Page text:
The Abu Zubaydah diaries recently made available to the public by Al Jazeera America might seem interesting only to security officials or 9/11 obsessives. To regard them as such would be a mistake, for they contain the most detailed portrait of the interior life of a dedicated jihadi that we have ever seen, and that we might ever see. They also help substantiate what should by now be clear: The U.S. has made significant, basic errors in its response to 9/11 and the threat of radical Islam.

Zubaydah, born in Palestine and raised in middle-class comfort in Saudi Arabia, rose through the 1990s — by what abilities it is not clear — to a position of some stature within radical Islam. He recorded his rise in hundreds of diary entries addressed to his future self. Written over two decades, the diaries track him from an early adulthood spent studying computer programming at a technical college in India through early 2002. Further diaries, written while he has been in U.S. custody, including at Guantánamo, have yet to be revealed.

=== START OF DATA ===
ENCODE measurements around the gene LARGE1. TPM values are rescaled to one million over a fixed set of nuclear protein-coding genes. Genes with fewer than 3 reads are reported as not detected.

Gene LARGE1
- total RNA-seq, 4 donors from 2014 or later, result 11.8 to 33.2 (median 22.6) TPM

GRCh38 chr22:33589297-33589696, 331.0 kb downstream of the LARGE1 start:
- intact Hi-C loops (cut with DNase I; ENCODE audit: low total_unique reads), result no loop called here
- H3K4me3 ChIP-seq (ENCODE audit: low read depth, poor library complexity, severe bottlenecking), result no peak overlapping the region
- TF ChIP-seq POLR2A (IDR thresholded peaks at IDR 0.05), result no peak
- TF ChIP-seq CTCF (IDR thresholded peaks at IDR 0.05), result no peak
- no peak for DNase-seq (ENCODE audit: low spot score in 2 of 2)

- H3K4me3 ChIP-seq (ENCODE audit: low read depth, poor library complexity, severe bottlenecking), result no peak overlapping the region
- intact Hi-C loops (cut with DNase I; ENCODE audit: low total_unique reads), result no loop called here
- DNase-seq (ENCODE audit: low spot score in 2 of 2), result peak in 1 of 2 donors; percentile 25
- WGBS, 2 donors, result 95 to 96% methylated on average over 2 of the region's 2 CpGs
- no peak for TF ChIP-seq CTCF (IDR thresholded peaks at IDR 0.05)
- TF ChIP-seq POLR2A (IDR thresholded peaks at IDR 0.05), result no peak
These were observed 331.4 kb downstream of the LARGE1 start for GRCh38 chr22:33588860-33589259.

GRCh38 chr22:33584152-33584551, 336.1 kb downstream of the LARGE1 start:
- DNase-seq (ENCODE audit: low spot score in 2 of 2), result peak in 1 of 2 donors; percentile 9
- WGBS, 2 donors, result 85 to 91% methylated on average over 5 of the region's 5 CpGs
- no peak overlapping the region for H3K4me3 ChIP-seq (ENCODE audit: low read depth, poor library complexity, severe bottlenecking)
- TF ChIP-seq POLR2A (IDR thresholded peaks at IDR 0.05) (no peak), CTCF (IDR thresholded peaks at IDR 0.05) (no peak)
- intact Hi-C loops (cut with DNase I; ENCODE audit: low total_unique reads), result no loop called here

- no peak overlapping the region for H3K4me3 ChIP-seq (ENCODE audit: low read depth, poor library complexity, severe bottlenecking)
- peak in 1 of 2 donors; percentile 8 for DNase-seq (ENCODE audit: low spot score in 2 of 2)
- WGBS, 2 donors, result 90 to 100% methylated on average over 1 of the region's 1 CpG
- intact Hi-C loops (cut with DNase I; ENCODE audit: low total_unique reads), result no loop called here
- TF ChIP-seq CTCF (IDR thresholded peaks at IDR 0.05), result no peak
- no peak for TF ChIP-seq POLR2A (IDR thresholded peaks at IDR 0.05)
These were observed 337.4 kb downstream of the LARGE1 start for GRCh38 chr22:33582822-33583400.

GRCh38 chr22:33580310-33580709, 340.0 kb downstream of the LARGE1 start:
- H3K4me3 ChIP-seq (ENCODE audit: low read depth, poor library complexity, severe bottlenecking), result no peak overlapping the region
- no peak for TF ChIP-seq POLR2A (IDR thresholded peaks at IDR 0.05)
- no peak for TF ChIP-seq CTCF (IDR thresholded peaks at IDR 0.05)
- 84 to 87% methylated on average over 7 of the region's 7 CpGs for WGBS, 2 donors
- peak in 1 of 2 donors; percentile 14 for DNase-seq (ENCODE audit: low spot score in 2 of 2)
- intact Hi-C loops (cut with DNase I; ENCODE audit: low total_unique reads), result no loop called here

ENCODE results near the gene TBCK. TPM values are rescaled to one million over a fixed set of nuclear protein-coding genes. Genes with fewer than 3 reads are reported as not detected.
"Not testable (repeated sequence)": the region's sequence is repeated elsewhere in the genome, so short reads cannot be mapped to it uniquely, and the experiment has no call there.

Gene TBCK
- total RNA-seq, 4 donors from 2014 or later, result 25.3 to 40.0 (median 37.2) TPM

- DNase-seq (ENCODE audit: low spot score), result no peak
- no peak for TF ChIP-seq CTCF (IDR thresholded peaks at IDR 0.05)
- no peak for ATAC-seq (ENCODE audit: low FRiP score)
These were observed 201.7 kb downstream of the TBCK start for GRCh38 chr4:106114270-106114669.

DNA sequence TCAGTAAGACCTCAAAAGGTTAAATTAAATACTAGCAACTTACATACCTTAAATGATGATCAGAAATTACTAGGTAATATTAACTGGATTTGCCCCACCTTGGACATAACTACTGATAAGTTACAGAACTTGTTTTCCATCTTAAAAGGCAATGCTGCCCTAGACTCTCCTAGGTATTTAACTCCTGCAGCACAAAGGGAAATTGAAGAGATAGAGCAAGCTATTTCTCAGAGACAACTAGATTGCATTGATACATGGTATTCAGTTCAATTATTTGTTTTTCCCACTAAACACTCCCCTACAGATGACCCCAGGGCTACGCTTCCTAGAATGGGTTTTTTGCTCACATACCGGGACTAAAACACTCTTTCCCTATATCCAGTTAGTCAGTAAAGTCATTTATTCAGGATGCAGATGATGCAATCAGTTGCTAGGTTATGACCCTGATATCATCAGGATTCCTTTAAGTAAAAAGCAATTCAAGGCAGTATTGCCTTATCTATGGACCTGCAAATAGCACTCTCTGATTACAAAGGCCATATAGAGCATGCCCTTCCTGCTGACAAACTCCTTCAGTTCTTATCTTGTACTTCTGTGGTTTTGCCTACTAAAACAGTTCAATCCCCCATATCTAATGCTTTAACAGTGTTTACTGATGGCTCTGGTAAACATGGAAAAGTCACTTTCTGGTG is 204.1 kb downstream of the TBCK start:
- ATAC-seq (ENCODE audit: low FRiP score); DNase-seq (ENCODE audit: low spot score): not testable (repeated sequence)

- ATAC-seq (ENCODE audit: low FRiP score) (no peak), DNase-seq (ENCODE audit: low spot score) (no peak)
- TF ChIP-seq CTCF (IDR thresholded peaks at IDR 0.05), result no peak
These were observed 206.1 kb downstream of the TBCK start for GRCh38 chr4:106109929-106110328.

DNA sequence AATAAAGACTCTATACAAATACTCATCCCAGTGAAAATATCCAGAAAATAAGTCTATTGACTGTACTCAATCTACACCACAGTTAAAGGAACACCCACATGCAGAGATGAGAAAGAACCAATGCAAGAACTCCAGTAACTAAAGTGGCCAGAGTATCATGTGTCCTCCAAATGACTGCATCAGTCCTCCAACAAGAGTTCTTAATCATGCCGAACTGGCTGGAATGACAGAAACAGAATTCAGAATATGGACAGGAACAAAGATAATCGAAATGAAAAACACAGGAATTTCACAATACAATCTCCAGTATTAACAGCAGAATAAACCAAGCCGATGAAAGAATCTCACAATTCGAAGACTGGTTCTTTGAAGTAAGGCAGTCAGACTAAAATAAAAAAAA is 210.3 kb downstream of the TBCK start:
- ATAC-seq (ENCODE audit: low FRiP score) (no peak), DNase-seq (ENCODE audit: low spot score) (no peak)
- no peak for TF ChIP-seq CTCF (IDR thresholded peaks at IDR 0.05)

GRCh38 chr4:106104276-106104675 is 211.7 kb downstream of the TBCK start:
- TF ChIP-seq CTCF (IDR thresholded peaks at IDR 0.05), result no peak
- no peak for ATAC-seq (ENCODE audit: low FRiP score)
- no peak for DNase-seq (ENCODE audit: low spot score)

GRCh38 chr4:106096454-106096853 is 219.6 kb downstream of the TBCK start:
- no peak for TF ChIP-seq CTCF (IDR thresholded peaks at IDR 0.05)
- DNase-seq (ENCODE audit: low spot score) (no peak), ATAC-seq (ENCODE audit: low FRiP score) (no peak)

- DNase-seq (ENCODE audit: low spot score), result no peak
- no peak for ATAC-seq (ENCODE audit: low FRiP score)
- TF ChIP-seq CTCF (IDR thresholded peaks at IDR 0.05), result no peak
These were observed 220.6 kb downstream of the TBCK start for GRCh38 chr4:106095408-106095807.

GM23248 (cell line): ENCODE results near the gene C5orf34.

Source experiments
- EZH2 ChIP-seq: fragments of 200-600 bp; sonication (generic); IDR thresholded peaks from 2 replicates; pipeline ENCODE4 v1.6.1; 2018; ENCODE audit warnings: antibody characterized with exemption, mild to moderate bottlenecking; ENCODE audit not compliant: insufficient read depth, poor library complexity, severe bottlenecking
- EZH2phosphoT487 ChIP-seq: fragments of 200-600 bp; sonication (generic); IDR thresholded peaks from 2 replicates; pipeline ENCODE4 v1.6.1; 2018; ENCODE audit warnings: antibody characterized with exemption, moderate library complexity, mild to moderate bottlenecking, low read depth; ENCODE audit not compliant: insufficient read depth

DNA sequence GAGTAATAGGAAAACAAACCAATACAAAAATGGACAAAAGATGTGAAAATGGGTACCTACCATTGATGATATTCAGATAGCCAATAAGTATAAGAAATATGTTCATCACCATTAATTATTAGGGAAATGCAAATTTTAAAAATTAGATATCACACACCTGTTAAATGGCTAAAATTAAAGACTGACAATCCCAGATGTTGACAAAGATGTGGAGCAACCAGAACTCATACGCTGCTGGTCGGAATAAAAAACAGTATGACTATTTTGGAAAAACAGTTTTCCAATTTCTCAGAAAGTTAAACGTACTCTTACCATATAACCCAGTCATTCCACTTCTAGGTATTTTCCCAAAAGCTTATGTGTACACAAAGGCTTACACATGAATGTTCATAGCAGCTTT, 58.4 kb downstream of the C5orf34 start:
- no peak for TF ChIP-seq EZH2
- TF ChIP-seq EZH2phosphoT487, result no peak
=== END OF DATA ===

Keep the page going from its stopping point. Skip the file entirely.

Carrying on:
Zubaydah was captured in the spring of 2002, the first significant Al-Qaeda-linked terrorist to be caught after 9/11. It turned out the link to Al-Qaeda was more tenuous than the U.S. government had imagined. For years, the U.S. government had viewed him as a major figure within the group, at one point even elevating him to the No. 3 position on what turned out to be a fanciful Al-Qaeda organizational chart. (more…)


The Garden of Earthly Delights by Hieronymus Bosch, ca 1500

War is hell and it was long before General Sherman figured that out. It helps to remember exactly what “hell” means. In 1741 the Protestant firebrand Jonathan Edwards gave a rather clear picture:

The God that holds you over the pit of hell, much as one holds a spider, or some loathsome insect over the fire, abhors you, and is dreadfully provoked: his wrath towards you burns like fire; he looks upon you as worthy of nothing else, but to be cast into the fire; he is of purer eyes than to bear to have you in his sight; you are ten thousand times more abominable in his eyes, than the most hateful venomous serpent is in ours. You have offended him infinitely more than ever a stubborn rebel did his prince…